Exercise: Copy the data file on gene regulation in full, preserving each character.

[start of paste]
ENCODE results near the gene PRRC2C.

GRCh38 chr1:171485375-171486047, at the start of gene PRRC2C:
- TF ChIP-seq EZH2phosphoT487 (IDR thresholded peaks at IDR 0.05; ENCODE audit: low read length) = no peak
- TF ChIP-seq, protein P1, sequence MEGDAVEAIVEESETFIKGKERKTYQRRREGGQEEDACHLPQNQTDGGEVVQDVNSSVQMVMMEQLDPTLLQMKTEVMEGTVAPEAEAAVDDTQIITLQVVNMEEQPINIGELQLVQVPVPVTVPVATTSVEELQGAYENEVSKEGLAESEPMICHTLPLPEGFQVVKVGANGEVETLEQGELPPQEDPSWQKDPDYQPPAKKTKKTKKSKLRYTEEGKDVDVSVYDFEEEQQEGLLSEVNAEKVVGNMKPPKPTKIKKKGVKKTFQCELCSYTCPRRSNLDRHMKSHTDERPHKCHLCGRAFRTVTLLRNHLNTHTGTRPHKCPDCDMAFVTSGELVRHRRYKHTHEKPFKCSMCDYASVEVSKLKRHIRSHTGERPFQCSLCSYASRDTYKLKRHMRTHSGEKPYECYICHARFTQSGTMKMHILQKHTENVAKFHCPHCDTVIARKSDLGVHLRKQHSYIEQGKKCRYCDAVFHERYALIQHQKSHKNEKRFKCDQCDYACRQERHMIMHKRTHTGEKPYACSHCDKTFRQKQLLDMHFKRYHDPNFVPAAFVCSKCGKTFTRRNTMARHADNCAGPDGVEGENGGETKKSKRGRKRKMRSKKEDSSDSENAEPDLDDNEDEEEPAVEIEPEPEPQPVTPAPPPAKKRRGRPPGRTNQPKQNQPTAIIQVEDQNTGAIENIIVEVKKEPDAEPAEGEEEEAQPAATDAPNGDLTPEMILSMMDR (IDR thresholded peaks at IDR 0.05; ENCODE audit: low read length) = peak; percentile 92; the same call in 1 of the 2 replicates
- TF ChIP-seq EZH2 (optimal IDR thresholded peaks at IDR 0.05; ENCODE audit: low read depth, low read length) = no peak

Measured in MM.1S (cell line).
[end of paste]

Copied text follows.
ENCODE results near the gene PRRC2C.

GRCh38 chr1:171485375-171486047, at the start of gene PRRC2C:
- TF ChIP-seq EZH2phosphoT487 (IDR thresholded peaks at IDR 0.05; ENCODE audit: low read length) = no peak
- TF ChIP-seq, protein P1, sequence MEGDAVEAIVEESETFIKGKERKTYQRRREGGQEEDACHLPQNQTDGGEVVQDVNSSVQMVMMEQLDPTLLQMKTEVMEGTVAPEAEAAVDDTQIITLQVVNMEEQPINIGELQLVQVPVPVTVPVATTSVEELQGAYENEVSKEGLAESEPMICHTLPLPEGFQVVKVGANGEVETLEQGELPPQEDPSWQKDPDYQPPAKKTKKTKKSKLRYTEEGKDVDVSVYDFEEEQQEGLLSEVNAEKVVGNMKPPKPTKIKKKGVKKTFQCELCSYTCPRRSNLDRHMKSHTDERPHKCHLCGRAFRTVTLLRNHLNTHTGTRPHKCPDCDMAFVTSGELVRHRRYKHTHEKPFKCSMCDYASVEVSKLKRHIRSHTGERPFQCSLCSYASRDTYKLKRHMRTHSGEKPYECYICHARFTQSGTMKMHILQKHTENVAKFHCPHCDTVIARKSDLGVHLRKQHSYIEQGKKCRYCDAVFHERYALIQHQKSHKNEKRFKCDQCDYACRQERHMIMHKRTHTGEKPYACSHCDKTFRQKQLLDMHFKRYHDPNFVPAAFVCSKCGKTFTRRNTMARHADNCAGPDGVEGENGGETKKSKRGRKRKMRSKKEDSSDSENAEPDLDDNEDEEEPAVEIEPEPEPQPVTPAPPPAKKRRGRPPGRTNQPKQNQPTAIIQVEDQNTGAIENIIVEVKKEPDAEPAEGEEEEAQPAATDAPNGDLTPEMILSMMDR (IDR thresholded peaks at IDR 0.05; ENCODE audit: low read length) = peak; percentile 92; the same call in 1 of the 2 replicates
- TF ChIP-seq EZH2 (optimal IDR thresholded peaks at IDR 0.05; ENCODE audit: low read depth, low read length) = no peak

Measured in MM.1S (cell line).